A Small Country’s Security Sector as an Engine of Innovation
In transition countries such as Estonia, solely the vaunted open economy and foreign investments do not automatically engender a broader transformation of industrial structure from mass production toward greater knowledge and skills.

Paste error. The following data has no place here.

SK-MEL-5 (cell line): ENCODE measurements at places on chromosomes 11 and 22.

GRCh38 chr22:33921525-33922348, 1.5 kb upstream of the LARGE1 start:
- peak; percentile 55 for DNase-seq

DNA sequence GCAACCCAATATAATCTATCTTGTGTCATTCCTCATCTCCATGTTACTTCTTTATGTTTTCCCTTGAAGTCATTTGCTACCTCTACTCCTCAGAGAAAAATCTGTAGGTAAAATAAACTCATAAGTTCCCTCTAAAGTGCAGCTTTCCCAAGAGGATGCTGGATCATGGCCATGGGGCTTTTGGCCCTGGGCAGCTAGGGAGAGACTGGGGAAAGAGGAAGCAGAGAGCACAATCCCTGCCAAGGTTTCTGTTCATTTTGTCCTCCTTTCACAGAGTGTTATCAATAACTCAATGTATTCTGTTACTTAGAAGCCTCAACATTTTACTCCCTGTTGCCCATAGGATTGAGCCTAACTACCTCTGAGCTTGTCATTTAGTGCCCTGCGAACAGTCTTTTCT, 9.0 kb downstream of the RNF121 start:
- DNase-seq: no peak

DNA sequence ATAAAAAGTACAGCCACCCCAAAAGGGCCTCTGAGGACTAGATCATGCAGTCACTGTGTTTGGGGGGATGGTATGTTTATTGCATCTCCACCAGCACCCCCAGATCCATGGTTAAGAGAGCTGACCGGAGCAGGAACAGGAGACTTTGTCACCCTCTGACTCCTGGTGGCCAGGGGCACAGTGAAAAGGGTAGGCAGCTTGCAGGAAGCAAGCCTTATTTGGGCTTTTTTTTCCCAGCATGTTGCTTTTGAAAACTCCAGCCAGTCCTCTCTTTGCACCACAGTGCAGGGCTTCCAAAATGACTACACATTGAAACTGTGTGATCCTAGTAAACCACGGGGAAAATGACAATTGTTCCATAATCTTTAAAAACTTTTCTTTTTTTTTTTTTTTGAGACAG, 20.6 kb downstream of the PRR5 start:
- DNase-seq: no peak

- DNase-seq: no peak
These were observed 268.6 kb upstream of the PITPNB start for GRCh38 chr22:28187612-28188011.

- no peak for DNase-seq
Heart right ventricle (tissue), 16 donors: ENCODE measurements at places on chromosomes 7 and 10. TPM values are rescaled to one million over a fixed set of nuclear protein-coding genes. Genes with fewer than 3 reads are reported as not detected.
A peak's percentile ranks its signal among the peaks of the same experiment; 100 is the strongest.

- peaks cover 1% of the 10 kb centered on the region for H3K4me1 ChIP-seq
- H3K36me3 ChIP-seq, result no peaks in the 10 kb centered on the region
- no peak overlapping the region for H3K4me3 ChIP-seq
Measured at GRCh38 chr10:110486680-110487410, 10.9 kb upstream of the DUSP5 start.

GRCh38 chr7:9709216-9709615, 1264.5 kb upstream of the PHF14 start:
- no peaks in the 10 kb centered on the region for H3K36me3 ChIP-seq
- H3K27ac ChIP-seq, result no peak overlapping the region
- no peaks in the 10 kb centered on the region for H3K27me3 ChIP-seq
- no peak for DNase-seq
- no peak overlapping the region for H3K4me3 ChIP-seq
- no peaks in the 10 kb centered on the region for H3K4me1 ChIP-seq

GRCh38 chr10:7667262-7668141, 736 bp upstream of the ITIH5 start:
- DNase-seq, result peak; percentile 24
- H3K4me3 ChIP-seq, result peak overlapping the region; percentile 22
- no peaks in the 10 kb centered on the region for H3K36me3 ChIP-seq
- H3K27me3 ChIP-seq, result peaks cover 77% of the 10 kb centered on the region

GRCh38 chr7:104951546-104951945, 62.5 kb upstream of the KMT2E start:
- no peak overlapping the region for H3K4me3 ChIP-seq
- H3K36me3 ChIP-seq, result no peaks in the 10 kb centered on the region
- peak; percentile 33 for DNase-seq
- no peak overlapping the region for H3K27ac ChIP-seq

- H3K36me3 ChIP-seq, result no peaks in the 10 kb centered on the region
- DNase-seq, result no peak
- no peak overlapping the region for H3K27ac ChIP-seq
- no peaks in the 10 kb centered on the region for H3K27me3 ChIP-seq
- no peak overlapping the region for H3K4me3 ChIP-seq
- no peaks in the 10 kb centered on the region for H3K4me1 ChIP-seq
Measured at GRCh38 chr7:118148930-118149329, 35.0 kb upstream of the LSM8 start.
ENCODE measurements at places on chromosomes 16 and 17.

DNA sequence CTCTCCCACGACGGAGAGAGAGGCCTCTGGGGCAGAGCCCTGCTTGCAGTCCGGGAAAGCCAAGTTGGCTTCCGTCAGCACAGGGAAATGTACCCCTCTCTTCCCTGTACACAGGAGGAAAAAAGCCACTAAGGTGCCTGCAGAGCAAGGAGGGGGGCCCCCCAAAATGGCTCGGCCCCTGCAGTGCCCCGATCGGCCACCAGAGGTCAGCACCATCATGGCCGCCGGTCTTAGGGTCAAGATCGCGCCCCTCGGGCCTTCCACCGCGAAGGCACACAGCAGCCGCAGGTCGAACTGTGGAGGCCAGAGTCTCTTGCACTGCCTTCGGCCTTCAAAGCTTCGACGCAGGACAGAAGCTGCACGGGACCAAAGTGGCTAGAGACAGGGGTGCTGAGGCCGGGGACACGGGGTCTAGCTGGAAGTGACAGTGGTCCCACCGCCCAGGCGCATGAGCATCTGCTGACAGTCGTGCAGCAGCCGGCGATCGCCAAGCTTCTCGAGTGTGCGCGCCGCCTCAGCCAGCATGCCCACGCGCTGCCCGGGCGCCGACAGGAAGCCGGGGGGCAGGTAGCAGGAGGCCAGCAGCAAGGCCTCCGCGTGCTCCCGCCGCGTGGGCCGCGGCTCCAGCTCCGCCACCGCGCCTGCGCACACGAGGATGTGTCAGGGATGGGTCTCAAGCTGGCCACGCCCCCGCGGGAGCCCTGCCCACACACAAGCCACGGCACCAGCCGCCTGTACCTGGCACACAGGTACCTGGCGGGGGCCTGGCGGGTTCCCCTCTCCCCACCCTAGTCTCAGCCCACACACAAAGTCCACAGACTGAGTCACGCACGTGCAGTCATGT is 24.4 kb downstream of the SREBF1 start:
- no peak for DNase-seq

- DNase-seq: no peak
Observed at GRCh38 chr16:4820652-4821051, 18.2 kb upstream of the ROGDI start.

At the same time, many policies that determine the direction of Estonia’s development have, at least in words, confirmed their readiness to be open to progressive developments taking place in the world – novel aspects of social order (civic society, for instance) and the development of information and communications technologies. This rhetoric is largely based on the evaluations from international organizations that deal in development scenarios, which forecast a technological and economic revolution spanning 10-20 years in information, bio- and nanotechnology and cognition that will thoroughly transform all walks of life and offer many new and more rapid economic growth opportunities than any other science and technology field. In a certain sense, information, bio and nanotechnology represent horizontal technologies that allow a significant increase in productivity in all walks of life and economic sectors. It is not necessary to possess deep knowledge of the security sector or a relevant field of technology to find strong areas of potential for implementation of new technologies in the state security sector. Rather, the reason for development taking place separately in each field is a lack of awareness of what other fields have to offer. Thus the first step the security sector could take in support of the technological development should be to create a substantive dialogue between partners.